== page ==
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Re: [PATCH]: Track uninitialized variables



On May 8, 2007, at 5:28 PM, Ian Lance Taylor wrote:


Caroline Tice <ctice@apple.com> writes:

As part of some work I've been doing on improving debugging of
optimized code, I
have developed the following patch which, while tracking the locations
of variables,
also keeps track of whether the variables are initialized or not (it
makes conservative
assumptions where it can't be sure). For those places where it is
sure the variables
are unintialized, it adds an annotation to the var_location_note,
which the dwarf
writer later translates to a new DW_OP (an extension) that indicates a
variable is uninitialized
(DW_OP_GNU_uninit).

[ For some reason the line breaks in your e-mail message make it hard to read. ]



I'm sorry about that; I forgot that the our email system does this
sometimes.  I will try to be more careful with future messages.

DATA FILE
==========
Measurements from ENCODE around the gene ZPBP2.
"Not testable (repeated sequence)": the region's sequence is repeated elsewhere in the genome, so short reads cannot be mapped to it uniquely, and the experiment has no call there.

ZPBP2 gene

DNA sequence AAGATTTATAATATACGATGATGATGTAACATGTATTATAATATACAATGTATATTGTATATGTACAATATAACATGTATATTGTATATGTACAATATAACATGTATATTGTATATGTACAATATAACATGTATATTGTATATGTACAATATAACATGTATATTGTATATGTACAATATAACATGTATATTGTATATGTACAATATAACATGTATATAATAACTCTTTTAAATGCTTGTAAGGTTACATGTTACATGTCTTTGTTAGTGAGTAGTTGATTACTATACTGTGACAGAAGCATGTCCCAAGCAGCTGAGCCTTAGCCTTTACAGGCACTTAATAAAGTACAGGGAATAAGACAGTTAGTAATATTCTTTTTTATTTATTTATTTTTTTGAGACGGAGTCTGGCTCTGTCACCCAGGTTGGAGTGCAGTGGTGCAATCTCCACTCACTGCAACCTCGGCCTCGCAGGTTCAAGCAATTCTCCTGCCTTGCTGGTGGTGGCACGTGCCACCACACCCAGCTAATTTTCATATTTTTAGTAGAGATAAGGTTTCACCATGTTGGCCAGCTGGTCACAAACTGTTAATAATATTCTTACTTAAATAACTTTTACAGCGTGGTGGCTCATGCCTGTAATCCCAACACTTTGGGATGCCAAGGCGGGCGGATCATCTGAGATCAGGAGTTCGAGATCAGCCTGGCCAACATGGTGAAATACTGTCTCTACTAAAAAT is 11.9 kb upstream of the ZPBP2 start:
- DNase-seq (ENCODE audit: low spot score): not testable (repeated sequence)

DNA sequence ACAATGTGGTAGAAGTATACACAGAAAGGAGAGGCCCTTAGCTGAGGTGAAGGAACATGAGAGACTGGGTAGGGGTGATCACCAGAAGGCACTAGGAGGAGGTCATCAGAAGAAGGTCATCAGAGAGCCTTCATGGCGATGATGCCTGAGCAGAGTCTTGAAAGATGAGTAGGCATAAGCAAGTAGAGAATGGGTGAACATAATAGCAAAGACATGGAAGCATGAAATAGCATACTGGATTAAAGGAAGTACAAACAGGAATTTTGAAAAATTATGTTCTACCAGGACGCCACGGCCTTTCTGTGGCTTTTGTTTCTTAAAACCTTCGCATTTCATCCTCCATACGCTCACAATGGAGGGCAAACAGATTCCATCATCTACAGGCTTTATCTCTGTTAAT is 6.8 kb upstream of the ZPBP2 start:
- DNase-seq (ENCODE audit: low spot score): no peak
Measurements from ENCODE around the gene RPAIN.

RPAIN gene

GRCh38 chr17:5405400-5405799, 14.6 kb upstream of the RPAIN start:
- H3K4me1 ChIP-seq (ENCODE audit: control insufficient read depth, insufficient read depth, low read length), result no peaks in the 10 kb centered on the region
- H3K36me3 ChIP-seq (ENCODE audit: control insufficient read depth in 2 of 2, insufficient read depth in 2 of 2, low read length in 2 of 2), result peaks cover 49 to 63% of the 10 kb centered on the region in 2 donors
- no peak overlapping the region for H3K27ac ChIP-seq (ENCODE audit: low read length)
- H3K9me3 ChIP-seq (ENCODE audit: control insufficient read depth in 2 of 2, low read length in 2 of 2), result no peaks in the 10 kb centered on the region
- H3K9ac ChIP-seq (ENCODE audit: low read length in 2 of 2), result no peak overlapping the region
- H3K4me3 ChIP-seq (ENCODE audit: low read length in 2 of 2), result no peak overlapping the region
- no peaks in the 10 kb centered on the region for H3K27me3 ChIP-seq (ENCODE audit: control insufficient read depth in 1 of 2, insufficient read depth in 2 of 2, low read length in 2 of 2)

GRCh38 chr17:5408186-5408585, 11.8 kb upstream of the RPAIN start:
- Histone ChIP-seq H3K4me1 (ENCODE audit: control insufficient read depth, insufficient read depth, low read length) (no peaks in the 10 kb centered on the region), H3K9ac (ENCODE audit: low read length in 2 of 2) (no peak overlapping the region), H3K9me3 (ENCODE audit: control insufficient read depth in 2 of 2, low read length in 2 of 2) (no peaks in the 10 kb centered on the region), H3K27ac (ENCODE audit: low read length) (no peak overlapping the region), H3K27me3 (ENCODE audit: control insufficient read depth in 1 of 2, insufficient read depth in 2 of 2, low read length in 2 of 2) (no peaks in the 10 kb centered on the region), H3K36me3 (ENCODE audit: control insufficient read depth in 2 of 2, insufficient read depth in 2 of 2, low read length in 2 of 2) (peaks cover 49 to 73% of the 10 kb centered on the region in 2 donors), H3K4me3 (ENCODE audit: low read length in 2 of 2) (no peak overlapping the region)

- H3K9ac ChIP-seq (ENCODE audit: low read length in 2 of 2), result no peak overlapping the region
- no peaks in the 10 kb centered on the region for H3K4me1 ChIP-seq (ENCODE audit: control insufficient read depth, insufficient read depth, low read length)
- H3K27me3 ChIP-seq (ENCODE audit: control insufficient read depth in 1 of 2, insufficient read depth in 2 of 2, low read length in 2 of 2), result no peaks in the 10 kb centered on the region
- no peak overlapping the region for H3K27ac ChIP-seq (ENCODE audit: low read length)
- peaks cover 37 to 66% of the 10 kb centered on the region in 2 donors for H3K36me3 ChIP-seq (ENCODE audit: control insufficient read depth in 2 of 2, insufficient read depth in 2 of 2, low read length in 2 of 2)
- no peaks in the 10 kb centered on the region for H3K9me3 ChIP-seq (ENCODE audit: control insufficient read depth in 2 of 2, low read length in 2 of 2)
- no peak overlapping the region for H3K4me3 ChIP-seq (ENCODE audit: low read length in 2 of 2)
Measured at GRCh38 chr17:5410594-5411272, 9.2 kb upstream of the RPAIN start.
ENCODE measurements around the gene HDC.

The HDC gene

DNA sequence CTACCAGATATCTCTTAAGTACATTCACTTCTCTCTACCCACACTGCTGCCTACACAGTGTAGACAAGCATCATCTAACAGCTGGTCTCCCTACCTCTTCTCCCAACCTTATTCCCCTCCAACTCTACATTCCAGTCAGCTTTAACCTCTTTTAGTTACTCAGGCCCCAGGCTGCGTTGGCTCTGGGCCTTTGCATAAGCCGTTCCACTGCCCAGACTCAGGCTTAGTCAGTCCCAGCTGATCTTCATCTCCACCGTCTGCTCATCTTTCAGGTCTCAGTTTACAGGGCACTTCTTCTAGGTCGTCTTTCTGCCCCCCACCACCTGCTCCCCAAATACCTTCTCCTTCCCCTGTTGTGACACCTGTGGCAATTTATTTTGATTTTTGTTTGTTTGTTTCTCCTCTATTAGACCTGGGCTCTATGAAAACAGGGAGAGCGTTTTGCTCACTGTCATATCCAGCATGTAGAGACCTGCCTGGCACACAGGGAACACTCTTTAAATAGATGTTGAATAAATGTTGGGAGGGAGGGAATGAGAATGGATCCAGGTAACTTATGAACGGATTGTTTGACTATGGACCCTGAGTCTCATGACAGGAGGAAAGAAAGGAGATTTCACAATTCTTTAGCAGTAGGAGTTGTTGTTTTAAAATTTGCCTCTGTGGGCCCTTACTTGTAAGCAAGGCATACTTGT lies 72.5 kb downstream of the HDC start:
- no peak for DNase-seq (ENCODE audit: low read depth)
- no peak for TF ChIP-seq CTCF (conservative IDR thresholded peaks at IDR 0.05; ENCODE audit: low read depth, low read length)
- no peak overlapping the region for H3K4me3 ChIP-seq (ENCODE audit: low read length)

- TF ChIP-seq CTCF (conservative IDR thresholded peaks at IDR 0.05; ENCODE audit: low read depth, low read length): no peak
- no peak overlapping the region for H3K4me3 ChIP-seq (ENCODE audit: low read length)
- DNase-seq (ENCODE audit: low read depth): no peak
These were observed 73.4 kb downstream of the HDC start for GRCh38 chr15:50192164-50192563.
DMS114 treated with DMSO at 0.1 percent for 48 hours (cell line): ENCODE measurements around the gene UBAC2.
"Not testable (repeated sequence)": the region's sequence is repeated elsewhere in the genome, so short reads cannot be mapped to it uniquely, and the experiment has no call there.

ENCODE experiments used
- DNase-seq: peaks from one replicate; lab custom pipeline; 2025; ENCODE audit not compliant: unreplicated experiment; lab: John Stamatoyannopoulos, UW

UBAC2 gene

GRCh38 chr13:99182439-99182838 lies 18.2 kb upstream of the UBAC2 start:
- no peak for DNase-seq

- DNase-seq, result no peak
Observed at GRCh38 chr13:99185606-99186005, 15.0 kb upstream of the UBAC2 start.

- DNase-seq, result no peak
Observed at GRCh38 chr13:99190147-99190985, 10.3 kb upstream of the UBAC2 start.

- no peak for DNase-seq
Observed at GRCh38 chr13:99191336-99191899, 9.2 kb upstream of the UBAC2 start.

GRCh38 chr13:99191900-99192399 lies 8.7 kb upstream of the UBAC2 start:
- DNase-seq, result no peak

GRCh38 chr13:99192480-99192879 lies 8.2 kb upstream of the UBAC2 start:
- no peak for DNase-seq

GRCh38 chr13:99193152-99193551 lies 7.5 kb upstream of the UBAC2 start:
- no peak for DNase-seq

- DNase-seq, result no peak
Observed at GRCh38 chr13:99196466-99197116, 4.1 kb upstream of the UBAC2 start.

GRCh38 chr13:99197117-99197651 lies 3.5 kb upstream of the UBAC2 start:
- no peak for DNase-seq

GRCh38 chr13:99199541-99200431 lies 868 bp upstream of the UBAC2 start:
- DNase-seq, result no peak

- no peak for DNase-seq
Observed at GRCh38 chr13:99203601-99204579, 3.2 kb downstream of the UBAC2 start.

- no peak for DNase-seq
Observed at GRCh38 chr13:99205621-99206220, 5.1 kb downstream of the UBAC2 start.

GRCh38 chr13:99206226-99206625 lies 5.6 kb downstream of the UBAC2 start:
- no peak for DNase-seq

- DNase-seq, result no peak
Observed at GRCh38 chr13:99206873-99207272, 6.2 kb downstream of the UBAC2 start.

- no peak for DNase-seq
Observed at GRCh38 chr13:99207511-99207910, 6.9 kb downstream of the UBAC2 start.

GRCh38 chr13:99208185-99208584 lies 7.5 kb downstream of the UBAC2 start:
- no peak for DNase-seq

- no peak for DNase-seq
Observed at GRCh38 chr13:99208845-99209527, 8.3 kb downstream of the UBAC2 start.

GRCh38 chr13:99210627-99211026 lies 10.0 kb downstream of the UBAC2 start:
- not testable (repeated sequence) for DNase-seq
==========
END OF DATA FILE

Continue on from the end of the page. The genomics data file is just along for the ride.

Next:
Can you explain why this is useful?



As I mentioned, this is mostly for help with debugging optimized code. Sometimes bugs that seem to "magically appear" when optimizations get turned on are actually caused by uninitialized variables having a different value when the optimizations change the data layout. In the unoptimized version the value happened to be benign, but in the optimized version the value causes bad things to happen. Therefore it would help programmers quite a bit, when attempting to debug their optimized code, if the debugger could point out when a variable did not get optimized.

Your patch needs comments for the changes in rtl.def and dwarf2.h.


Okay, will do.


Using TARGET_DWARF_UNINIT_VARS doesn't make sense to me.  This is an
enhancement which depends on the version of gdb being used.  It is not
in any meaningful way target specific.  I would recommend controlling
this via an option.  For Darwin, you can make the option default to on
if you like.


I did it this way on the recommendation of Geoff Keating (we discussed
both approaches), but I am willing to change it if you really want me to.
Geoff's idea, I believe, was that doing it this way, individual people
maintaining their systems can turn this on as they install the correct
version of GDB, then never have to worry about it again, as opposed to
having to pass a flag/option every time you do a compilation. But I may
have misunderstood his reasoning; perhaps he could explain it better.


Ian


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